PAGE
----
I hiked on my own for a while and as we descended in elevation I found some nice patches of violets and ate some. It’s one of the several edible plants I can identify. I walked along beside pasture land and then out into an open pasture. The day was getting quite hot! It felt like it was about 80 degrees. I saw Sauerkraut up ahead going over a cattle fence ladder. I joined him on the other side and found some nice patches of chickweed there and ate some of that as well. I mixed a bit of wild onion stem in with it and had some trailside salad. We hiked on and up the rolling pasture hills with incredible views of the little valley we were in. It was HOT! I was sweating buckets and stopped to put some sunscreen on. I hiked on and eventually came to a pretty creek near a farm. I crossed over it as the trail climbed up its bank along the ridge on the other side. There was a creepy looking old barn that had definitely seen better days on the other side of the river. I hiked past that and past where Sauerkraut was taking a break, and then out of the forest into a meadow again. I ran into three lady hikers there in the heat under the blazing sun. One was named Nat Geo because she knew a lot about local flora, another was named Navigator. I can’t remember the third lady’s name. I kept pushing on and I knew I needed to take a break. I wanted to air out my feet, change my socks, and try to wet wipe off some salt deposits to avoid chafing. I also wanted to eat lunch.
After a bit I came to a road crossing. Just past that was a campsite along Possum Creek. It was the perfect spot for a break. I did everything I had planned to do in terms of tending to my feet, etc, and ate a nice big lunch. Sauerkraut joined me and did much of the same. I left feeling energized, but the climb out of Possum Creek was steep, and soon I was just hot and sweaty again.
I finally stopped at Knot Maul Shelter to sign the log and break for a few minutes in the shade. Sauerkraut caught up and we continued on after briefly seeing the lady hikers again and Dimples, who had been at a hostel the night before. We refilled our waters and charged on. At the shelter one of the ladies had a thermometer on her bag. It read 82 degrees. It was definitely and adjustment and a change from the cold! We started another big climb and kept pushing and pushing up the hill. It was tough hiking in the heat. After the long climb we descended back into the woods and both kind of decided that there was no way to make Chestnut Knob shelter. It was too hot and we just needed to accept that it wouldn’t happen. We came upon a large creek with a bridge crossing over it. There were camping spots around it and it was quite beautiful. After consulting the guide, we figured out it was Lick Creek. It was five o’clock - quittin’ time - so we both happily laid down our packs and worked on setting up camp. An older gentleman named Captain America was camped across the river, and Wallace showed up and camped as well. Dimples passed through saying she was going to push on to Chestnut Knob.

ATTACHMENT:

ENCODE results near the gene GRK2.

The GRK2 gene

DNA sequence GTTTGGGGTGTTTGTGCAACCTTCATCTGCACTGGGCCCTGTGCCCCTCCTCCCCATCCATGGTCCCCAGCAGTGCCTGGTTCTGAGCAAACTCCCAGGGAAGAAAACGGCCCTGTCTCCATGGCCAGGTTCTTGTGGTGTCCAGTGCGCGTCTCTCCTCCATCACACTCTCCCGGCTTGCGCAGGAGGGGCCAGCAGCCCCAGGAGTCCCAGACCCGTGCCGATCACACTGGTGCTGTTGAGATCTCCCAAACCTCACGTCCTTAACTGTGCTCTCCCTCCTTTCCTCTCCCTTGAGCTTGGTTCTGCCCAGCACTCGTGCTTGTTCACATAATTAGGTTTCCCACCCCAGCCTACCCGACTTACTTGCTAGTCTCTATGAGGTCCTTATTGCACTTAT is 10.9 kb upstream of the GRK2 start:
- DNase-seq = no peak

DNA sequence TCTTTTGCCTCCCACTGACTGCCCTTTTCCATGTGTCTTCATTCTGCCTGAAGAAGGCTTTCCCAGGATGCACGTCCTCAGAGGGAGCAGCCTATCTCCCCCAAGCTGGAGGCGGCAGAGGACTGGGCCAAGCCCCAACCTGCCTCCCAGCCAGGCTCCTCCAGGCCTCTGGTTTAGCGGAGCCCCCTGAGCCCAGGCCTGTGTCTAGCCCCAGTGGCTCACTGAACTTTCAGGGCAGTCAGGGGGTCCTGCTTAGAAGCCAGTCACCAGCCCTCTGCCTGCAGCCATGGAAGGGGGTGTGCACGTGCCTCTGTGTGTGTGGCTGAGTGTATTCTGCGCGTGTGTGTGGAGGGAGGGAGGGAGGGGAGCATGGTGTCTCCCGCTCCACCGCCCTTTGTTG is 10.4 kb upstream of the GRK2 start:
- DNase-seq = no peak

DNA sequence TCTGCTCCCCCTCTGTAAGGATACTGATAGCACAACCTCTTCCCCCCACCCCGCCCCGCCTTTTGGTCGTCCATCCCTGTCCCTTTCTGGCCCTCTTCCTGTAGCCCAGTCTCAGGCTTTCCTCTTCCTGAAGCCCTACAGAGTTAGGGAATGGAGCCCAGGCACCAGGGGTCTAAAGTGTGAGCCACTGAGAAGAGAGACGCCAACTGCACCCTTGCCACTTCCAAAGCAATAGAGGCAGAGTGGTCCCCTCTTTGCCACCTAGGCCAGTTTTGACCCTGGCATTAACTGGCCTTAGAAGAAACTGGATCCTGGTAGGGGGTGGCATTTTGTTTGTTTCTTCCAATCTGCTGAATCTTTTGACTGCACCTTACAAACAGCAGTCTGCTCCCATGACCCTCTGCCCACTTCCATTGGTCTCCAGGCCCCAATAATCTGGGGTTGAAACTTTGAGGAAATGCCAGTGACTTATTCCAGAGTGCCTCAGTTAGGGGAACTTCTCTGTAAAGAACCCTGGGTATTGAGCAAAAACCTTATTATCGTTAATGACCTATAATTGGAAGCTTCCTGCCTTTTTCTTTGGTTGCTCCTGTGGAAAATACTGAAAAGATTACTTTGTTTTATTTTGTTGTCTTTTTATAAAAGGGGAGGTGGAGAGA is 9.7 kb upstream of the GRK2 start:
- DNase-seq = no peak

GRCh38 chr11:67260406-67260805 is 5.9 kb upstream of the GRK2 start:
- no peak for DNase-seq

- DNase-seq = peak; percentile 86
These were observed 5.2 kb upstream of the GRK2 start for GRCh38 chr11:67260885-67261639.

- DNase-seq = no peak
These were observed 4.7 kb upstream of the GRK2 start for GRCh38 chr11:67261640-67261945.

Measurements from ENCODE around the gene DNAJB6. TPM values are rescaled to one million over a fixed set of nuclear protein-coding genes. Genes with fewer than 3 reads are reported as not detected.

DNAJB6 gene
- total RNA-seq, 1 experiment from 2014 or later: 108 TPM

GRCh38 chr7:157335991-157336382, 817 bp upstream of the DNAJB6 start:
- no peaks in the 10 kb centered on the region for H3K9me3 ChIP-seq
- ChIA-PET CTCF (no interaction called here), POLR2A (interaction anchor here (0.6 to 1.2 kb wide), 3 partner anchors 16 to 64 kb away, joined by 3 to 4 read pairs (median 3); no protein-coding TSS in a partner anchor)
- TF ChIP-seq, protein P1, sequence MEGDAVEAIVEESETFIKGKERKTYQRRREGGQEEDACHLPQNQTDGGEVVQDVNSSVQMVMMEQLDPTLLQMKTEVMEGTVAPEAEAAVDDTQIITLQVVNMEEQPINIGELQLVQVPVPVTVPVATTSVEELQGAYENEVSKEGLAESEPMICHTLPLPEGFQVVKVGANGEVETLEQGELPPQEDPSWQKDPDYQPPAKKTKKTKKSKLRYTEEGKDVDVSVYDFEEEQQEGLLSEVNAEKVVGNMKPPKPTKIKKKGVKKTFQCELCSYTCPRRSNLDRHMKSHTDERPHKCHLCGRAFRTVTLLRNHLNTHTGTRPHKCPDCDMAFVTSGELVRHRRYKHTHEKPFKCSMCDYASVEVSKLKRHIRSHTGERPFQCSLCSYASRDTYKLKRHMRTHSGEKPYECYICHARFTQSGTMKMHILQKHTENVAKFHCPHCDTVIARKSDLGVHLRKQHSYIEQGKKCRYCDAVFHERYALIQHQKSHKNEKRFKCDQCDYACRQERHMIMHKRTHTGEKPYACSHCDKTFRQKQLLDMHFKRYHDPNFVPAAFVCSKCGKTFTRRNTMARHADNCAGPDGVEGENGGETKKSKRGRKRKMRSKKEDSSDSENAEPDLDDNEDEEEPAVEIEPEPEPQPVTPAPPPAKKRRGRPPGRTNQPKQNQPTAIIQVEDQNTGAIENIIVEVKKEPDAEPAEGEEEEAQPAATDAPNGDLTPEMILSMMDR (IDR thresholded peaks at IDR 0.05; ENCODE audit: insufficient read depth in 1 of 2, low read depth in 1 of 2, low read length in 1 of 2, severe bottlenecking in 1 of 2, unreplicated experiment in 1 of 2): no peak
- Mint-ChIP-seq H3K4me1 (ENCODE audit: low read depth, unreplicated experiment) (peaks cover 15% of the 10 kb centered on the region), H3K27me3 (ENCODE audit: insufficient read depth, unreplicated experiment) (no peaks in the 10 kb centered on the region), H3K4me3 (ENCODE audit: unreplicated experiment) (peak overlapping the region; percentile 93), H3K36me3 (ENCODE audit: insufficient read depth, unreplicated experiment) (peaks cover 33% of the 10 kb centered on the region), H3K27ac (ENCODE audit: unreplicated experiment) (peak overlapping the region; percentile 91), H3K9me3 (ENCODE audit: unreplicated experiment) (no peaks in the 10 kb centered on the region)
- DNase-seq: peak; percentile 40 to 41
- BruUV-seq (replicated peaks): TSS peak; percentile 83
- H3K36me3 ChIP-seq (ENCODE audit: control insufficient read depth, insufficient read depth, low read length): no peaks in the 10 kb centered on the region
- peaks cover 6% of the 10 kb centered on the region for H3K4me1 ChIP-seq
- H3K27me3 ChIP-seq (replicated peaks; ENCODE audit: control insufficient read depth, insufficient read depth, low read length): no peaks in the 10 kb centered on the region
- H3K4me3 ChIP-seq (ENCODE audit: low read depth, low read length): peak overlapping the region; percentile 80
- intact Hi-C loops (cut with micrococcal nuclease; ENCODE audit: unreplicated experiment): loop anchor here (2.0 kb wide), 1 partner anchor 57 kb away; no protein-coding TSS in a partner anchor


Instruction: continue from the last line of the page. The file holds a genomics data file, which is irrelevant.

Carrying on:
Sauerkraut and I came to acceptance that we would not make Brushy Mountain Outpost by Saturday. We began to think about a new scheme though. We joked about maybe having a short day and camping near it, or behind it. This would later morph and play out in an interesting way. I learned tonight that Wallace’s trail name is after his dog. His dog was killed by another dog about a year prior. Wallace is a vet from Tennessee and that’s about all I know about him thus far.
I was grateful for the beautiful views today, especially the valley meadow views. I was thankful to find some natural nutrition in the meadow, the oasis to cool off at Possum Creek, and for the ability to stop pushing and start relaxing when the day got tough. Tomorrow will be another hot one.